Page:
ISSN (Print) - 0012-9976 | ISSN (Online) - 2349-8846

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Treat, Do Not Shame

The law addressing the needs of people afflicted with HIV/AIDS needs to be enacted urgently.

The stigma, shame, and moral judgment attached to HIV/AIDS (equating the disease to sexual promiscuity and deviance) have added to the problems associated with treating those afflicted with the disease. Therefore, it is about time that the Human Immunodeficiency Virus and Acquired Immune Deficiency Syndrome (Prevention and Control) Bill, 2014, finally scheduled to be tabled in the ongoing winter session of Parliament, is passed. India is home to 21.17 lakh persons living with HIV (2015). Of these, 6.54% are children and 40.5% are women. With 86,309 persons having contracted HIV and an estimated 67,612 AIDS-related deaths in 2015, can this bill fill the legislative lacuna that has existed for many years now?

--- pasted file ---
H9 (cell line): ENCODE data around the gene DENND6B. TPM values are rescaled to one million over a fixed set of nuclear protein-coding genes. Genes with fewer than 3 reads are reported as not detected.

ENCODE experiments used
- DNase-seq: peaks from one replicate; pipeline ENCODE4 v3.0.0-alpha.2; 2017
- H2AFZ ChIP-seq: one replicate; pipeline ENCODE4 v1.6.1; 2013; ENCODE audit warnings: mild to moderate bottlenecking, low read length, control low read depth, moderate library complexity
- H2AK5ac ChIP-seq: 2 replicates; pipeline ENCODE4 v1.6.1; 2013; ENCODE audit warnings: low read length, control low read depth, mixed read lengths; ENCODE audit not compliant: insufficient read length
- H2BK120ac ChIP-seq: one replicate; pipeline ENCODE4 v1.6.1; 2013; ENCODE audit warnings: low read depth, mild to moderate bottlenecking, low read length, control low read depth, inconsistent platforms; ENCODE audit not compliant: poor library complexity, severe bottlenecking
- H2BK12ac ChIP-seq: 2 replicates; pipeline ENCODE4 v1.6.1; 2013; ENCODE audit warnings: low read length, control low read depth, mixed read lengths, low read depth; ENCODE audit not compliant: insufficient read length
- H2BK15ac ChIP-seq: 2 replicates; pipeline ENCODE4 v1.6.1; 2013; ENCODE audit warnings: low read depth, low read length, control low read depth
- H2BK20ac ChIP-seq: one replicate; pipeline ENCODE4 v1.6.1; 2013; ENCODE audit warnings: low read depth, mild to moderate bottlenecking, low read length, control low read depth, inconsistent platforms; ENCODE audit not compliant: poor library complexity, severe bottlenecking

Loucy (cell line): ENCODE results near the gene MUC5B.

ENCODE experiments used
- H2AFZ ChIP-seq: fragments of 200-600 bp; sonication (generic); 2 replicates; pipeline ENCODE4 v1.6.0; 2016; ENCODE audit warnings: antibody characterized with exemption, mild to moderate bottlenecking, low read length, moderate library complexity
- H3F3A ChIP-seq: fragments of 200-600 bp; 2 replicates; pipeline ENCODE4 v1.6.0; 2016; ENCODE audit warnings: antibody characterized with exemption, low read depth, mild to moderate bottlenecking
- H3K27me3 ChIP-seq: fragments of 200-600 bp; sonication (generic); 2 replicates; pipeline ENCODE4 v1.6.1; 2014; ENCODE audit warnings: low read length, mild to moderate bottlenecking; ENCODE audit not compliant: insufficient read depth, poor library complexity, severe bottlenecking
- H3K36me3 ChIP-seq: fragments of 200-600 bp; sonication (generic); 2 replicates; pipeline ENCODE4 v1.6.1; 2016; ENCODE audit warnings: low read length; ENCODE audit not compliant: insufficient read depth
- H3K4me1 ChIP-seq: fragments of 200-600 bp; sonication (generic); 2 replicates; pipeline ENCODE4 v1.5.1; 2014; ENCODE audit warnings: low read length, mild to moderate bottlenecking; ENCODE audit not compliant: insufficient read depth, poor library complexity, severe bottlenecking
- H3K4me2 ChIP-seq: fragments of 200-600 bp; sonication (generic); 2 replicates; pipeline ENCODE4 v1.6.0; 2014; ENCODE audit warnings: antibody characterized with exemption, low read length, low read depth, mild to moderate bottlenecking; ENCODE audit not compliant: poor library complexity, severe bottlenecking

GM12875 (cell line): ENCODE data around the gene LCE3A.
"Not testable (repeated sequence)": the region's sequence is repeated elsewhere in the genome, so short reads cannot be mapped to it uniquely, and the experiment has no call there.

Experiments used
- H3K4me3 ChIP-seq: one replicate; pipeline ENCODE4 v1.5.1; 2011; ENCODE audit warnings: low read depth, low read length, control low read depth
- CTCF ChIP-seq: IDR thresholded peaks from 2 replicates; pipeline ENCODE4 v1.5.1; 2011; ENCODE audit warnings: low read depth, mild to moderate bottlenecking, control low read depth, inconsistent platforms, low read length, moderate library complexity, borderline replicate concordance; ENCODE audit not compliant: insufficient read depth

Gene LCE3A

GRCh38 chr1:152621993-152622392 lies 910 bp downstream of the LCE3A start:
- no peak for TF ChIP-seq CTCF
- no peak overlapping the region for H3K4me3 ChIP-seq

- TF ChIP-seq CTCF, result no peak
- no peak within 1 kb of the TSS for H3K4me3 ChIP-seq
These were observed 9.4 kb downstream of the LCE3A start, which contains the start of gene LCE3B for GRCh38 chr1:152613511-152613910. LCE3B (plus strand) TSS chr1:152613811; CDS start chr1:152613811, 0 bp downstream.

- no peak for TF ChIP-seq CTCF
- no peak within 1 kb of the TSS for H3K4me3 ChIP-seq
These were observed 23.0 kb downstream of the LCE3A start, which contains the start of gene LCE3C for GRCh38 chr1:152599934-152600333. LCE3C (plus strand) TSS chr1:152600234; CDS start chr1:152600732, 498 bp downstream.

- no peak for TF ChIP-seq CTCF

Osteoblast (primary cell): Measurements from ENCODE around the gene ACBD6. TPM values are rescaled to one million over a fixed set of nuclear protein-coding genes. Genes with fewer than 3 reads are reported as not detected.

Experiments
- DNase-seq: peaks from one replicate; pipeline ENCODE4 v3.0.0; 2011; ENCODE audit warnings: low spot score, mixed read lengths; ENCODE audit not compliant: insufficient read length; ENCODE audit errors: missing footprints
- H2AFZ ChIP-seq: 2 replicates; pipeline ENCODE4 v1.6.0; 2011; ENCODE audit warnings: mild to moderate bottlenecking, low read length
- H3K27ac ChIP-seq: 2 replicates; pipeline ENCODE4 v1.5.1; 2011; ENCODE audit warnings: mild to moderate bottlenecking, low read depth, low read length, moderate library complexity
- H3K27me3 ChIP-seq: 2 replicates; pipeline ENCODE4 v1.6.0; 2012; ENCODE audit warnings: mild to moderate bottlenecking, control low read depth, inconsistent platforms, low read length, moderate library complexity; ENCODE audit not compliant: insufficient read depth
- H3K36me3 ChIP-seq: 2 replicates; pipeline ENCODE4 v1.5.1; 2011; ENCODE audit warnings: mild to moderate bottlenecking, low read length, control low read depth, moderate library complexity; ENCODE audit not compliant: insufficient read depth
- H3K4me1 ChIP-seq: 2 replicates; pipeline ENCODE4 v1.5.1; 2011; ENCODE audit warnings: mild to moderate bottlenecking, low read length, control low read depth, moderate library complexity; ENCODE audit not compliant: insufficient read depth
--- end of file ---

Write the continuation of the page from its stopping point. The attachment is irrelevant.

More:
The process of drafting this law began in 2002 when the National AIDS Control Organization (NACO) approached the Lawyers Collective HIV/AIDS unit. The draft, which was ready in 2006, specified the state’s obligation to provide free of cost access to comprehensive treatment. Unfortunately, a much diluted bill was introduced in the Rajya Sabha in February 2014 when the United Progressive Alliance was in power, and was duly referred to the Parliamentary Standing Committee on Health and Family Welfare. On 5 October this year, the cabinet approved some amendments to the 2014 bill and deemed it ready for passage in the Rajya Sabha.

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